…Ray Charles was shot down / But he got up…
What family stories do your kids know?
What stories do you remember from your grandparents?
Which grandparent stories do you think your grandchildren should know?
These are important questions simply because knowing the family narrative is a key to resilience in children and young adults…and likely all of us.
(You can read a prettier version of this on Medium. Please Clap if you do. Also, I’m slowly adding family and friends to my mailing list. This might mean you.)
…researchers at Emory did a study that showed that the kids who know more about their family history had a greater belief that they could control their world and a higher degree of self-confidence. It was the number one predictor of a child’s emotional well-being. (emphasis mine.)– Bruce Feiler.
At Emory University in Atlanta, Marshall Duke at their Center for Myth and Ritual in American Life and Robin Fivush of the Family Narratives Lab have been researching resilience and identity formation.
(The collage images are from a visual analysis of mine.)
In a series of studies, Fivush and Duke gave children, adolescents, and young adults a battery of psychological tests. The intent was to find the factors affecting children’s well-being. Sparked by an insight from Duke’s child psychologist wife, Sara, they added a new test of their own: the “Do You Know?” scale.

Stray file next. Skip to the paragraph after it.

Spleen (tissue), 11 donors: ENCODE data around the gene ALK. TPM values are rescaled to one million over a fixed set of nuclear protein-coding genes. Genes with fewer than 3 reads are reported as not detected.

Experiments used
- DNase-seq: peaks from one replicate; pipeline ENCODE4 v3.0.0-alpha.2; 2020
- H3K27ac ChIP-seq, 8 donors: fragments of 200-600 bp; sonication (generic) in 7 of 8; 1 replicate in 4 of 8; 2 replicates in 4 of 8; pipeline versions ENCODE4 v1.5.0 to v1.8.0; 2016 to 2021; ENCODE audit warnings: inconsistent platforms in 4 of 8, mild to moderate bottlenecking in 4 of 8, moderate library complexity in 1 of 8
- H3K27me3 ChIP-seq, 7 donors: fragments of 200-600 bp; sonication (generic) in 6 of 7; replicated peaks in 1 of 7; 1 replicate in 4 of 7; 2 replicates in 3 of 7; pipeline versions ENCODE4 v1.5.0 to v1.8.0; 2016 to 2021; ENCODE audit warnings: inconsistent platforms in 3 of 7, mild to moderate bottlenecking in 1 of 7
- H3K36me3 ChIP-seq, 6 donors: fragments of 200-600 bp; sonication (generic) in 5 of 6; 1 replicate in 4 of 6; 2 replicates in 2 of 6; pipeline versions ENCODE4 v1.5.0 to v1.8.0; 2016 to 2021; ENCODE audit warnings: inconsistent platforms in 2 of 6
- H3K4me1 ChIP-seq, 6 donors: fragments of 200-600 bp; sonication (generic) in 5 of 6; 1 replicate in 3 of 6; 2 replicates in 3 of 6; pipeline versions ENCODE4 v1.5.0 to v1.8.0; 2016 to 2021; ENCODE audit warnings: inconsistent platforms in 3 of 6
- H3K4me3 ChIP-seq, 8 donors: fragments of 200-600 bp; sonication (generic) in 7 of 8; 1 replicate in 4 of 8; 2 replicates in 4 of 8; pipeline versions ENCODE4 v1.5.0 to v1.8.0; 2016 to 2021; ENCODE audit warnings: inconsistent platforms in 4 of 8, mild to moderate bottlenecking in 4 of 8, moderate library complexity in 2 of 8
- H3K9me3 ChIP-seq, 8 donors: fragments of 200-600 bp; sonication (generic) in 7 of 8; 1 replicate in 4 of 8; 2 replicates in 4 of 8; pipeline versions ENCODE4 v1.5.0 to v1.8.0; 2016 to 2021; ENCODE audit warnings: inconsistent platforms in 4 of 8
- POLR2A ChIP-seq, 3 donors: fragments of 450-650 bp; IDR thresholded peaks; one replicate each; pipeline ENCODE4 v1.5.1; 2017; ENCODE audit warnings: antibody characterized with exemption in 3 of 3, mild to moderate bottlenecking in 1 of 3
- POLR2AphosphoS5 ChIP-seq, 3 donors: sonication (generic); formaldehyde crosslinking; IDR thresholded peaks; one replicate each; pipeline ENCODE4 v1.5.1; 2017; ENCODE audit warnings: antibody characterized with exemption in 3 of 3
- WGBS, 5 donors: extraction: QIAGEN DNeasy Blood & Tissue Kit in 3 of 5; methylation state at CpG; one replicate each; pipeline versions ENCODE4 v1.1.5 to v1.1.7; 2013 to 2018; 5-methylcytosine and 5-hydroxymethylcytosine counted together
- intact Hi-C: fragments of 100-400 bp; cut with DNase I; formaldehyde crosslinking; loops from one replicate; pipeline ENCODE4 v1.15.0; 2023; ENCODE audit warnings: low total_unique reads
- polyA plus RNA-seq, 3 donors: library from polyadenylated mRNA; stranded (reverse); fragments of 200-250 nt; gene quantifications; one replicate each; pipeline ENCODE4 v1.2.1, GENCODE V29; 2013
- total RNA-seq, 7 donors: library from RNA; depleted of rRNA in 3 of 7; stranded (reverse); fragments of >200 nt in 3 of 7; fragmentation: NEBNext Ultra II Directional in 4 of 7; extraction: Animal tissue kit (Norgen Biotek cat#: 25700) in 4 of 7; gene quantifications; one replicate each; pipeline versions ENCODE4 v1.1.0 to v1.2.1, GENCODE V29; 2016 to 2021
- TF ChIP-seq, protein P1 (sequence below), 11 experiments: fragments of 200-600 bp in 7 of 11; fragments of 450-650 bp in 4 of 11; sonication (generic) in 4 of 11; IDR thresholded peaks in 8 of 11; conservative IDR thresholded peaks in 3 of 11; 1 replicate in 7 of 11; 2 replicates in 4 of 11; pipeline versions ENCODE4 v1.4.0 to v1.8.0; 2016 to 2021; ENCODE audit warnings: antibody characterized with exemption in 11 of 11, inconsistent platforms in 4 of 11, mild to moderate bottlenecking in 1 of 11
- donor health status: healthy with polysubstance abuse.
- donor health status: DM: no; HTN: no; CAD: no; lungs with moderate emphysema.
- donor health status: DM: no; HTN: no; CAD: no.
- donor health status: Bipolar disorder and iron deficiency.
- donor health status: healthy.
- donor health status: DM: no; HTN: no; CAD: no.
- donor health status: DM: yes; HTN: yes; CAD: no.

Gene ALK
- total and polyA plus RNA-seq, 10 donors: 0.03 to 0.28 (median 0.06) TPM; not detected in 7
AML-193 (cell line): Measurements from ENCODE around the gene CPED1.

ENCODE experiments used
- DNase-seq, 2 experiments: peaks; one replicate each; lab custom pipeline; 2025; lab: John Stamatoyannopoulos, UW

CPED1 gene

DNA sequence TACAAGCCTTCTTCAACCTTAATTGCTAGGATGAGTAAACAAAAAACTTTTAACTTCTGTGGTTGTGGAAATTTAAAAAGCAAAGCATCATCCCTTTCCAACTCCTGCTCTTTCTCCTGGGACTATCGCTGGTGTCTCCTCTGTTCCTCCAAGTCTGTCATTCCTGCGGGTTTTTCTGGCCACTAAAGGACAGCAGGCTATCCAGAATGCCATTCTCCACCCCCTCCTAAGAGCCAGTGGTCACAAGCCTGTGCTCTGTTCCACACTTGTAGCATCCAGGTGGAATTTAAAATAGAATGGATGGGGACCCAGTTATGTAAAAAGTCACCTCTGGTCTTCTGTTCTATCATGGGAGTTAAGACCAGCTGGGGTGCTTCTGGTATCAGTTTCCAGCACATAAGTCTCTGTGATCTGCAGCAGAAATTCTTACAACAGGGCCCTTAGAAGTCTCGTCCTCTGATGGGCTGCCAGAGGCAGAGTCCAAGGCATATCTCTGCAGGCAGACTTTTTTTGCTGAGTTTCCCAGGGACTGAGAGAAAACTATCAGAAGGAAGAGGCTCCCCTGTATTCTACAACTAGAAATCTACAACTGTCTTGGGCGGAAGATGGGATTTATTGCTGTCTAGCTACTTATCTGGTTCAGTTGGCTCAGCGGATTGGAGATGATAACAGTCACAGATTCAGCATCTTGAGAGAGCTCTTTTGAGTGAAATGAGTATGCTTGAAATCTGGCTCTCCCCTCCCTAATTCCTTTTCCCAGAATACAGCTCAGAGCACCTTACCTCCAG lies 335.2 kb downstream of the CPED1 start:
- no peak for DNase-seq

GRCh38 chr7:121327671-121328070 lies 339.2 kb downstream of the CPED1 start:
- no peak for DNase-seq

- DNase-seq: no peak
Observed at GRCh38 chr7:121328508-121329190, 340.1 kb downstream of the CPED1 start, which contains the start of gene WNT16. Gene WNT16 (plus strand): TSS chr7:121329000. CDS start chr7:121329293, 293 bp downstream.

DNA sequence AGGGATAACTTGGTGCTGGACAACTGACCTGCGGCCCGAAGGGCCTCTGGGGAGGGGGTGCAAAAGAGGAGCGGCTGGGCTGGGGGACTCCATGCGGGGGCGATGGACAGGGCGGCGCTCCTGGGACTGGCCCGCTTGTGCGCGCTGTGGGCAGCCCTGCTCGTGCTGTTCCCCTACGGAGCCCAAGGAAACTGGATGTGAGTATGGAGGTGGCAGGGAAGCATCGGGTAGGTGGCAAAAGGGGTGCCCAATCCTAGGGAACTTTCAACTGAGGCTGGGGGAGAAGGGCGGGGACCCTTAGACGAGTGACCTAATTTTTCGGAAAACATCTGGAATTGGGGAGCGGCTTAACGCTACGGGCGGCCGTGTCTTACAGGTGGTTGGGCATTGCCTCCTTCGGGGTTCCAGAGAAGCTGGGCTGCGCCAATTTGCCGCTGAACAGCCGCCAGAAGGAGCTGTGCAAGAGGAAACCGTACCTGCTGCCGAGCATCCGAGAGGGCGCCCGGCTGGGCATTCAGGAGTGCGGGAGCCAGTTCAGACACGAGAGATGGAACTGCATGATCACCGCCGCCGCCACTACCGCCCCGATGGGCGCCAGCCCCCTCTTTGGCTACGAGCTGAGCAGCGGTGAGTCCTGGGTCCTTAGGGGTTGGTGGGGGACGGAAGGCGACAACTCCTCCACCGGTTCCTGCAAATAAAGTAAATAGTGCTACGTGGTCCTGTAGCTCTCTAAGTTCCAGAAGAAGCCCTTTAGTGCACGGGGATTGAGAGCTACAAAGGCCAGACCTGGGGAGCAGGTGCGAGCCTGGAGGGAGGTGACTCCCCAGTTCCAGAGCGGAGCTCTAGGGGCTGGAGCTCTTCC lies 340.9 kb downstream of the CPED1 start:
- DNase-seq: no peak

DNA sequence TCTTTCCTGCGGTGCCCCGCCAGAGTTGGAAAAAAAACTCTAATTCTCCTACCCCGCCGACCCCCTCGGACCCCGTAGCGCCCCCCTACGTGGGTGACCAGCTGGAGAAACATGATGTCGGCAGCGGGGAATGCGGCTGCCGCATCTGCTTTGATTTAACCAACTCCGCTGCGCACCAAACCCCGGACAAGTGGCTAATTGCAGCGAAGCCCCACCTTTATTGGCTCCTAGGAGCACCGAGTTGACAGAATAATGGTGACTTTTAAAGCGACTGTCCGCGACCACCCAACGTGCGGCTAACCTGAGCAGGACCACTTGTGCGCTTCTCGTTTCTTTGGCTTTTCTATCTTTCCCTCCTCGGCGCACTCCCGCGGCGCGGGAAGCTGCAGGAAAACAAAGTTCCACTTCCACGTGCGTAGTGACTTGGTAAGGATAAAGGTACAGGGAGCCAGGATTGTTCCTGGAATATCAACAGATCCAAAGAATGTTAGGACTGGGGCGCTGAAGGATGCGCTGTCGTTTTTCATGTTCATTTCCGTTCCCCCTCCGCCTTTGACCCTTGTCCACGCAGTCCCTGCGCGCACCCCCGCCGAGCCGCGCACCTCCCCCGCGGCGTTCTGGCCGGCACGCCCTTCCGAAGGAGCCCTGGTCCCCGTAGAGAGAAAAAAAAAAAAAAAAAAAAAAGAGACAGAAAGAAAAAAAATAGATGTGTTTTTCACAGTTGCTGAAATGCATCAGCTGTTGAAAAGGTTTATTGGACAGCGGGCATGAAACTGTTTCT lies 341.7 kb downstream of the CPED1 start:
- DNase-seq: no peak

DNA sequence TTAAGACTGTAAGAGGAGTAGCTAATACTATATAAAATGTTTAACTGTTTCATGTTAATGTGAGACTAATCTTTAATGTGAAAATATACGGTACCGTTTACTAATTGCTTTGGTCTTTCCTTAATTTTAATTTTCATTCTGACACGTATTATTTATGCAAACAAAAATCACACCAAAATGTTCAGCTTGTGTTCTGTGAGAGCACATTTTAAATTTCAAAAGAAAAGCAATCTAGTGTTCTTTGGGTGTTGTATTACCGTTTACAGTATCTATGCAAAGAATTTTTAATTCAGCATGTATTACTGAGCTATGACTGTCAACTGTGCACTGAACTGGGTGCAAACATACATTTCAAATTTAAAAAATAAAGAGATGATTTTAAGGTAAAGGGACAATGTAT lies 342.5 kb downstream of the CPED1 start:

The test consisted of 20 questions that gauge a child’s knowledge of their family history. Examples:
- Do you know where your grandparents grew up?
- Do you know where your mom and dad went to high school?
- Do you know where your parents met?
- Do you know an illness or something really terrible that happened in your family?
- Do you know the story of your birth?
- Do you know about a relative whose face “froze” in a grumpy position because he or she did not smile enough? (My favorite.)
Knowledge of family stories stood out as the main factor in predicting emotional well-being or, as Duke puts it, “increased resilience, better adjustment, and improved chances of good clinical and educational outcomes!”
Duke stresses that it isn’t merely knowing the stories in an abstract sense that is important. Instead, knowing stories provides an indicator of a family that spends time-sharing and re-sharing the stories that make up their family narrative.
9/11 happened mid-way through one of their studies, allowing them to research emotional recovery from that event.
“Once again,” Dr. Duke reports, “the ones who knew more about their families proved to be more resilient, meaning they could moderate the effects of stress.”
This was great news to me. It confirmed my intuition on the centrality of the family stories-telling that had nurtured me.
Duke, Fivush, et al. focus on folks younger than 20 in Caucasian and African-American families in contemporary United States (Atlanta, Georgia, to be specific) and point out themselves the need to widen the scope culturally.
But let’s take it further. Only some of us are children or young adults…although many of us prefer to believe we are. What about 20-somethings out in the world? What about seniors often living alone?
Family structure is currently very fluid: what about story-telling, not among the family we’re born into, but among the family we choose?